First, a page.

History Lesson



Believe it or not, that mess on the left actually represents progress. There hasn’t been a lot of that, at least in the library. I can see about a third of the bare floor now. I also know that, judging the remaining books with the remaining shelf space, the numbers just don’t work, and I can’t add more shelves…well, maybe one.

That’s for later. Part of the point of at least attempting to get organized is that I have a book to finish, a book set in a specific historical period and at a very important historical crisis point. In short, my references—and one specifically—were packed up, and I needed them. Not to get into many details, but there was a particular point in the story where Imperial and clan politics interacted in a very specific way, and in order to understand how that all fit into the narrative, I needed a specific book. That is, I thought I did. Until I was able to unpack said book.

Funny thing about that—what one person considers important, another just skims past. In other words, the book I was depending on was no help at all. I shouldn’t have been too surprised. What I was looking for was a fairly obscure series of events that happened over nine hundred years ago. Unless you happen to have a large university reference library at your disposal, you’re probably not going to find what you’re looking for. I don’t happen to have that. Nor do I have the shelf space to stock every reference I might possibly need, even if they did exist in translation, and usually the ebook edition in any language simply doesn’t exist.

What I do have is Google. I’m almost embarrassed to admit it, but online it took me maybe twenty minutes, tops, to track down what I was looking for, thanks to a Japanese site pulling from primary sources, with English translation provided. The internet does make some things more difficult with its constant distractions. But it also makes a lot of things possible. The information I needed simply wouldn’t have been available to me without it. Fortunately, I am not without it, so no problem.

Also no excuses. Funny how that works.

Whispering Pines


One thing I’m going to miss up here. Have you ever heard the expression, “Whispering Pines”? It’s a real thing. The wind makes a distinctive sound when it blows through a forest of Southern Longleaf Pines. Listen long enough and you’d swear they were talking. There are evergreens here, too. Maybe one day I’ll find a grove and try them out, but I don’t think it’s going to be the same.

Still adjusting to life in central New York. In some ways it’s a lot different. In others, not so much. For instance, “redneck” is apparently a lifestyle choice. Now, in a sense I’ve always known that. Wherever I’ve been in the country, I’ve run into them. Remember, I’m from Mississippi, where the dichotomy was much simpler—you either were, or you weren’t. And birth, education, economic level, etc. had almost nothing to do with it. Like the alleged Progressive/Conservative split, it had a lot more to do with how your brain was wired than any well-reasoned philosophical position. However, I had always thought that the particular manner in which it expressed itself in the South was, pardon the expression, our own saltire to bear. So imagine my surprise the first time I saw the Confederate Battle Flag proudly displayed on a local pickup truck.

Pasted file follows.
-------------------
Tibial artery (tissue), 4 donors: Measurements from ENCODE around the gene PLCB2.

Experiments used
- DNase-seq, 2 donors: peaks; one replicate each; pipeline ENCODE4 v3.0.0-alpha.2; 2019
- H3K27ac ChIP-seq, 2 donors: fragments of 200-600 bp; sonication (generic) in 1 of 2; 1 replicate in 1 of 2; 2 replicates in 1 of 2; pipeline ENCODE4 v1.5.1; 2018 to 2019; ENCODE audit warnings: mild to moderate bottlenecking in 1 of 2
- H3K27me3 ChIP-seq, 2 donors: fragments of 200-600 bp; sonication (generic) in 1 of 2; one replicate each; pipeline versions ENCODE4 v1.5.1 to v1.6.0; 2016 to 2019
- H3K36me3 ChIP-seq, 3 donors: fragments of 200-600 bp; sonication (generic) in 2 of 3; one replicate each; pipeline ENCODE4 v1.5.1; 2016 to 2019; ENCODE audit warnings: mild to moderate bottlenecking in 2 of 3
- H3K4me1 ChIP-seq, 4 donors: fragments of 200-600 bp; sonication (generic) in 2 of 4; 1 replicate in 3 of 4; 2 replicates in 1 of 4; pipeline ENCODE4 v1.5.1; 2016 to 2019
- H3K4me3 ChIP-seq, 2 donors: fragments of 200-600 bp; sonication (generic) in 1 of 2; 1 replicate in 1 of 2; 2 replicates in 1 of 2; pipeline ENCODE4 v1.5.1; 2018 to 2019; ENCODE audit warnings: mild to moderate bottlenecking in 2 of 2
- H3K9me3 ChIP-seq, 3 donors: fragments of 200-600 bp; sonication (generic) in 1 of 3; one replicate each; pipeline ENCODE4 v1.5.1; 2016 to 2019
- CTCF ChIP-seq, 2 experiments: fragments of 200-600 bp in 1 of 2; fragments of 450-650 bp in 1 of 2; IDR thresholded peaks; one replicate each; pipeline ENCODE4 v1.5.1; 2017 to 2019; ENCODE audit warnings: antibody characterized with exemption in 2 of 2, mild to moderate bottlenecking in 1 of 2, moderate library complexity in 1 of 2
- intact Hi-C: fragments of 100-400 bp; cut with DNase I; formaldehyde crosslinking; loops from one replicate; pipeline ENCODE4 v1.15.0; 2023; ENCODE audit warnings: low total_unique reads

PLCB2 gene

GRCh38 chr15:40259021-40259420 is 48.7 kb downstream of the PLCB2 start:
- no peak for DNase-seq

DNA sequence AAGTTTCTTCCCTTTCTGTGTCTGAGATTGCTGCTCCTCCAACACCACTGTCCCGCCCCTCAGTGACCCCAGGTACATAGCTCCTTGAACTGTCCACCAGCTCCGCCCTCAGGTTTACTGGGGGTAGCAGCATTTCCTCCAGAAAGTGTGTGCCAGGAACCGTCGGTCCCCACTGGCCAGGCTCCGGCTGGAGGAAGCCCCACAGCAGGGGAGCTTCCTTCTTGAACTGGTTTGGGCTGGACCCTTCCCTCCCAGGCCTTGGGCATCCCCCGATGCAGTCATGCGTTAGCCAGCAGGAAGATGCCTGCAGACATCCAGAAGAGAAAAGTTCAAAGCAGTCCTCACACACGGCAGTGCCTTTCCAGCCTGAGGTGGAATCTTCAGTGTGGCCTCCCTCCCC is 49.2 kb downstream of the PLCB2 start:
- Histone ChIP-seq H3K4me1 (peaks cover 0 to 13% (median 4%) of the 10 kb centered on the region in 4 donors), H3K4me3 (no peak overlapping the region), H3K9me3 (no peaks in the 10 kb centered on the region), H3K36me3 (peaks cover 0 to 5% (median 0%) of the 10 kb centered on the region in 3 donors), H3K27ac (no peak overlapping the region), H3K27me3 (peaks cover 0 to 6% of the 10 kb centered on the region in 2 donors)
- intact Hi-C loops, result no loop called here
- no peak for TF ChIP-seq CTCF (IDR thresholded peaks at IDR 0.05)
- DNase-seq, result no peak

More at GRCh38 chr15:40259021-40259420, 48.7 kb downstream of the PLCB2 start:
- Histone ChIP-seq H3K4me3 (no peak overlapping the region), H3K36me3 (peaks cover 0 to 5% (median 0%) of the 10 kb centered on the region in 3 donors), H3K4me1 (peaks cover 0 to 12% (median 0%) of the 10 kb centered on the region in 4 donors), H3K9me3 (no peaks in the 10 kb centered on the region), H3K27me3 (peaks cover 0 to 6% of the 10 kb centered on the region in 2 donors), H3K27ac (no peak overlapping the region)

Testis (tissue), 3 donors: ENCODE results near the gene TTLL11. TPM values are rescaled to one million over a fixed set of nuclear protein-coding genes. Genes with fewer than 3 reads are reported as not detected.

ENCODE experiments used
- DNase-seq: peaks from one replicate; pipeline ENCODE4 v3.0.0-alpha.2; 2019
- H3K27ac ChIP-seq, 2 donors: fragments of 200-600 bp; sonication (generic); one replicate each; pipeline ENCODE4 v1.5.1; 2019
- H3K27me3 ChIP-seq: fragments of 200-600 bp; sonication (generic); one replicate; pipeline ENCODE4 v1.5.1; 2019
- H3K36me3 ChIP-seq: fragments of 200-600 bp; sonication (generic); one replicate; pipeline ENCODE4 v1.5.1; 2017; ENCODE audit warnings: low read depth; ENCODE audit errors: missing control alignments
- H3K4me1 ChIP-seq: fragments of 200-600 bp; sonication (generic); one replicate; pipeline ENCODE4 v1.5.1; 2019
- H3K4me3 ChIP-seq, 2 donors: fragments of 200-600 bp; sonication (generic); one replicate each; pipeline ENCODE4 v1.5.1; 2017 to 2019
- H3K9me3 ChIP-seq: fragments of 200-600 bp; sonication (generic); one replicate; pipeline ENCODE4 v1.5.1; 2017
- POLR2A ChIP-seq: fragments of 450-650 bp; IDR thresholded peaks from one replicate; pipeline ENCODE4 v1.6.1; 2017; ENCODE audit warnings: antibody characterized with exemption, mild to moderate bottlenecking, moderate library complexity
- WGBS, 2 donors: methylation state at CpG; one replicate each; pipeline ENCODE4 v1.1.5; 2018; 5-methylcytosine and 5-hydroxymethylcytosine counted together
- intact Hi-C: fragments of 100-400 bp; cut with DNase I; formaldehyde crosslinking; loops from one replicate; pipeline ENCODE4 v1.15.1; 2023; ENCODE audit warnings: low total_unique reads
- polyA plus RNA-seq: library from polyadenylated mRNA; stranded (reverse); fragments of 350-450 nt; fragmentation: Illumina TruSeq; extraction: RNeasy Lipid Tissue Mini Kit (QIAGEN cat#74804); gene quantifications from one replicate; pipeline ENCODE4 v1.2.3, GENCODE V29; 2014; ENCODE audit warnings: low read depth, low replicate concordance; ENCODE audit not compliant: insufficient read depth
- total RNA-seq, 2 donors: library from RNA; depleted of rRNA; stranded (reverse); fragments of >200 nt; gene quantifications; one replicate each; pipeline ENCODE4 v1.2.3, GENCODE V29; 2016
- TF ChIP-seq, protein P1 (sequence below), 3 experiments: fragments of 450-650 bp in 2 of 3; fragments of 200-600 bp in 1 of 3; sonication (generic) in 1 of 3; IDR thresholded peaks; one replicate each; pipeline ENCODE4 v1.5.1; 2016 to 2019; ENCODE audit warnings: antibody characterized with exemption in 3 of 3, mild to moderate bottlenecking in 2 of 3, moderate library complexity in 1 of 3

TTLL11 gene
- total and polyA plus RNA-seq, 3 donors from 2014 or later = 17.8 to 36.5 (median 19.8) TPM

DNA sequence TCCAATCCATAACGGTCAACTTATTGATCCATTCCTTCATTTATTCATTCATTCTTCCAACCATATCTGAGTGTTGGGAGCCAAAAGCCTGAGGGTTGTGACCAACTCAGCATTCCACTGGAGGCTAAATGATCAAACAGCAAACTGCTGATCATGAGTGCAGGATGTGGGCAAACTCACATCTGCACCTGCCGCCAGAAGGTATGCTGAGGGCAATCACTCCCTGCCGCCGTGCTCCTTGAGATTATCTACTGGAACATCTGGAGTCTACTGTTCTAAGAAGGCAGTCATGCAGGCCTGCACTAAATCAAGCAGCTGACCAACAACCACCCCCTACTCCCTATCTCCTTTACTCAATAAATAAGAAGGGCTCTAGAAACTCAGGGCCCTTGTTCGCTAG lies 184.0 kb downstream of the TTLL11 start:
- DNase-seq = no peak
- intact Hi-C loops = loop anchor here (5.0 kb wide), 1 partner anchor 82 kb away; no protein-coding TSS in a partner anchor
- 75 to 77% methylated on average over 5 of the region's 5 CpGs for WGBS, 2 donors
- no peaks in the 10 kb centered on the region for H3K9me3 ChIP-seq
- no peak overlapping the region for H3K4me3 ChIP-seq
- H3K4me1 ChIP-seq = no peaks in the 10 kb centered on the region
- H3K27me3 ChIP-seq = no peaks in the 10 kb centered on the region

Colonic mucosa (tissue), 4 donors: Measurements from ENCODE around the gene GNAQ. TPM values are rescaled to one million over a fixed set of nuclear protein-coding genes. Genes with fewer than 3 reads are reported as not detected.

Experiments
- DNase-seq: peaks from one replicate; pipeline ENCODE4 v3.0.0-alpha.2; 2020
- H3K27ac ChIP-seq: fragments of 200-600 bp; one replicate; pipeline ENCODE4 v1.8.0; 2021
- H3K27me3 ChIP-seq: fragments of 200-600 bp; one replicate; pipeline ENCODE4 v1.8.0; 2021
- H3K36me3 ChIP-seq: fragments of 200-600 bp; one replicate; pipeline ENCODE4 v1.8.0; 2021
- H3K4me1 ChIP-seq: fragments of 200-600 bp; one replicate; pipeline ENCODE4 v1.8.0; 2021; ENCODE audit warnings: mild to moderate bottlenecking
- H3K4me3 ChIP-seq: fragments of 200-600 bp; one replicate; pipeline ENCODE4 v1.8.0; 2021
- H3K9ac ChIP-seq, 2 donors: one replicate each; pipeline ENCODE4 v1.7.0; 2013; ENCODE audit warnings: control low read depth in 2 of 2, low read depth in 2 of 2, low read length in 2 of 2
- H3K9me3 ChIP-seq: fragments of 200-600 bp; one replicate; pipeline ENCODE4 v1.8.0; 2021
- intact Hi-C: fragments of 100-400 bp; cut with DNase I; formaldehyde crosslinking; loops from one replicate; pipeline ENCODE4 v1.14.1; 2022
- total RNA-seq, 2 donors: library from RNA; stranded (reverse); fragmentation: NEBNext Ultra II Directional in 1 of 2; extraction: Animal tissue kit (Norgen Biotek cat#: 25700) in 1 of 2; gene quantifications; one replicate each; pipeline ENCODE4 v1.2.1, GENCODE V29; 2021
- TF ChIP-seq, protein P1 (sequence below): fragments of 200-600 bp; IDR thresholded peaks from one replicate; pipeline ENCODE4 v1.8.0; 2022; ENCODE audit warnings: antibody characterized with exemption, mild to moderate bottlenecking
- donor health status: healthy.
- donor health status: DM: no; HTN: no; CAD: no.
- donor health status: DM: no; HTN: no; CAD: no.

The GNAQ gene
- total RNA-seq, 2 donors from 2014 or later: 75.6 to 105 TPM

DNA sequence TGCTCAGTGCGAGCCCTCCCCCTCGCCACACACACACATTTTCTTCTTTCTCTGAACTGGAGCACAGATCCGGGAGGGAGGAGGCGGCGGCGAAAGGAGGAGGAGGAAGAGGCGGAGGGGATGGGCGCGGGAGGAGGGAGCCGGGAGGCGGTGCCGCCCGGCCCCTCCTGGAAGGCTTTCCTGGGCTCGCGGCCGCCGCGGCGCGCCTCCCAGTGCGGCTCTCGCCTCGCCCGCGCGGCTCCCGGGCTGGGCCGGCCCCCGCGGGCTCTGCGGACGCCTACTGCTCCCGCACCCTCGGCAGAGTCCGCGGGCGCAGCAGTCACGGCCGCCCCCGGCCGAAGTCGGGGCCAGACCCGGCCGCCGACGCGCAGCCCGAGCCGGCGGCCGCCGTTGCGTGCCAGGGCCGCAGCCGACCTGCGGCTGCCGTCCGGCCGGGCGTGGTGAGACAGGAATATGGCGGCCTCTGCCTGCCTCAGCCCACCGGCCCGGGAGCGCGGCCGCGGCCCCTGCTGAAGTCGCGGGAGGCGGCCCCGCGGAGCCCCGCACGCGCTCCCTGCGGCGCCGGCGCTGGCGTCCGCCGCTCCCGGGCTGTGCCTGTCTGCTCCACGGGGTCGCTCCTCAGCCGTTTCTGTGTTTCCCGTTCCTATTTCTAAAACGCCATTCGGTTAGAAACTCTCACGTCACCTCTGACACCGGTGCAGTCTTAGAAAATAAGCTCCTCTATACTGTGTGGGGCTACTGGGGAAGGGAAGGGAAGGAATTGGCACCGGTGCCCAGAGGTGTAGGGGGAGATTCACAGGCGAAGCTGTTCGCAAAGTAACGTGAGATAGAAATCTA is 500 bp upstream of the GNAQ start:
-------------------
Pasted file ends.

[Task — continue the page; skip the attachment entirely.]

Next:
I have to admit, my gut reaction was WTF???

I figured it must have been another transplant from my general area, shrugged, and went on my way. Then I saw it again. And again. One? Okay, sure. Two? Maybe. Three? Hmmm. I’m seeing a pattern here. Granted, there were not nearly as many around as I was used to, but it was throwing me for a loop that I saw any at all. After all, this is New York. I mean, aside from New England, could you get more Yankee? What could the Battle Flag possibly mean to the people here?

Where I come from, people have given lots of reasons for flying the flag. Other than the real one, I mean, but “Heritage” is the favorite these days. So? From that standpoint it really is my heritage. I own that. I respect the people who fought and died for a cause they believed in. The Cause itself? Not so much. Bigotry and fear convinced a bunch of poor whites to ignore their own best interests to protect the livelihood of a bunch of rich slave owners who, to be charitable, didn’t give a tinker’s damn about them. Looking at the current political situation, you start to see that not a lot has changed. So that whole “Heritage, not Racism” thing? Yeah. Gonna have to call bullshit on that.

Unless by “Heritage” you mean “Got Fooled Again.”

Time to Own It


I think I’ve known this for a long time, and I just didn’t want to admit it. After having it pointed out to me yet one more time, there’s no longer any denying it—when it comes to writing, my subconscious is a lot smarter than I am.

Not that there weren’t enough incidents before now. One example, in a story called “Four Horsemen, at Their Leisure,” (Tor.com April 2010) I was proceeding with a single notion—what happens to the Four Horsemen of the Apocalypse after the Apocalypse? Death, War, Famine, Pestilence…aren’t they out of a job? Just one of those odd musings that often turn into a story. Only, of course, that was just the idea, and an idea isn’t a story. What was the story? No (pardon the pun) idea. Then Death finds a living pine tree, in a place where absolutely nothing should be living. That was the story. Everything important, everything in the story that mattered, it all came from Death finding that one living thing. And I had absolutely no clue when I wrote the scene why Death should find a pine tree. There are a ton of other examples, but I won’t bore you with them. They all pretty much proceed from the same premise–The subconscious knew. I didn’t.